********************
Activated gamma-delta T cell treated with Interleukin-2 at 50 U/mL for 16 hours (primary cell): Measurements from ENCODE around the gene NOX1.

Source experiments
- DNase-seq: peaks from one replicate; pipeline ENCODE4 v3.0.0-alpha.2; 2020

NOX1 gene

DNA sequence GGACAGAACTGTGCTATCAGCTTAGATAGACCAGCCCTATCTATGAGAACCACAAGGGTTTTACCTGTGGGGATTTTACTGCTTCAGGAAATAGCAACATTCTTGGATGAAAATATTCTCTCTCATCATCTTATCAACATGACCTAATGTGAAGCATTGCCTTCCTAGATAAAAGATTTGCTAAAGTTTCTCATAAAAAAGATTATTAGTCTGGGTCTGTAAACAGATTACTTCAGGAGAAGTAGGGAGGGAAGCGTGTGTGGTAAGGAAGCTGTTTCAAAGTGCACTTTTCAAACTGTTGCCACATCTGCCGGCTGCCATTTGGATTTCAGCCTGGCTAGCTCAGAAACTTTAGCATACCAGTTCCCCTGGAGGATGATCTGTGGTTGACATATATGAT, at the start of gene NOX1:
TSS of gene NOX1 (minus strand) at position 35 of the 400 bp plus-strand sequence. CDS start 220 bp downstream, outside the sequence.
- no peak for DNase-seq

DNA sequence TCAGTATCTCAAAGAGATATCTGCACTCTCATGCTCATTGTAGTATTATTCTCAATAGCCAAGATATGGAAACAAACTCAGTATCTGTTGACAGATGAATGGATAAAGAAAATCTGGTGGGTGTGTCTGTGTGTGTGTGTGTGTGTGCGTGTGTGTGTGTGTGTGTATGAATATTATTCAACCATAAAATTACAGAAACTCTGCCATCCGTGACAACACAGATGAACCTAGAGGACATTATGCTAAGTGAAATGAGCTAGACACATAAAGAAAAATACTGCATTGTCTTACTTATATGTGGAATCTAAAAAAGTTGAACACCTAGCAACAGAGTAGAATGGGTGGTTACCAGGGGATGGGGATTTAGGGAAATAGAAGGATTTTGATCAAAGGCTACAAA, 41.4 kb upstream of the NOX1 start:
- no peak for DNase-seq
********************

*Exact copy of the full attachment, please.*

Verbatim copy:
Activated gamma-delta T cell treated with Interleukin-2 at 50 U/mL for 16 hours (primary cell): Measurements from ENCODE around the gene NOX1.

Source experiments
- DNase-seq: peaks from one replicate; pipeline ENCODE4 v3.0.0-alpha.2; 2020

NOX1 gene

DNA sequence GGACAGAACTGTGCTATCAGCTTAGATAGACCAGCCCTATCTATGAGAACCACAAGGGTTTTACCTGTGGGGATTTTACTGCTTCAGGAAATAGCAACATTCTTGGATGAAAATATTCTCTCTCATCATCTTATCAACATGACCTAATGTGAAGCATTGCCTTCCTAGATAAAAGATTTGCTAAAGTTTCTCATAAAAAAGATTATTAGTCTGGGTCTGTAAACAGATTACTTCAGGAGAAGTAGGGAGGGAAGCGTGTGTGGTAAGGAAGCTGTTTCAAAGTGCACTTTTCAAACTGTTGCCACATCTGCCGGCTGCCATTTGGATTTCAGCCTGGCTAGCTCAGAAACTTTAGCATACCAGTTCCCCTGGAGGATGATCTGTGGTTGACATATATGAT, at the start of gene NOX1:
TSS of gene NOX1 (minus strand) at position 35 of the 400 bp plus-strand sequence. CDS start 220 bp downstream, outside the sequence.
- no peak for DNase-seq

DNA sequence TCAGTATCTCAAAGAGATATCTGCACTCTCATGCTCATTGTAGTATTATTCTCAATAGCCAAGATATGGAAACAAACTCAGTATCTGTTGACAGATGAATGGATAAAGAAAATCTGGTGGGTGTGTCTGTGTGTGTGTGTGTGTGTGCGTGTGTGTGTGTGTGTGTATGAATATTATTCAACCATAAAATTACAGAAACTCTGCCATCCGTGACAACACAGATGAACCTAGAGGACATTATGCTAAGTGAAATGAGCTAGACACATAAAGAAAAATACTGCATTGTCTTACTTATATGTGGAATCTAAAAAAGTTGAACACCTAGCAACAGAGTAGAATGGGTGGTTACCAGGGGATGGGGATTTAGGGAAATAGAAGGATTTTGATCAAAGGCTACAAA, 41.4 kb upstream of the NOX1 start:
- no peak for DNase-seq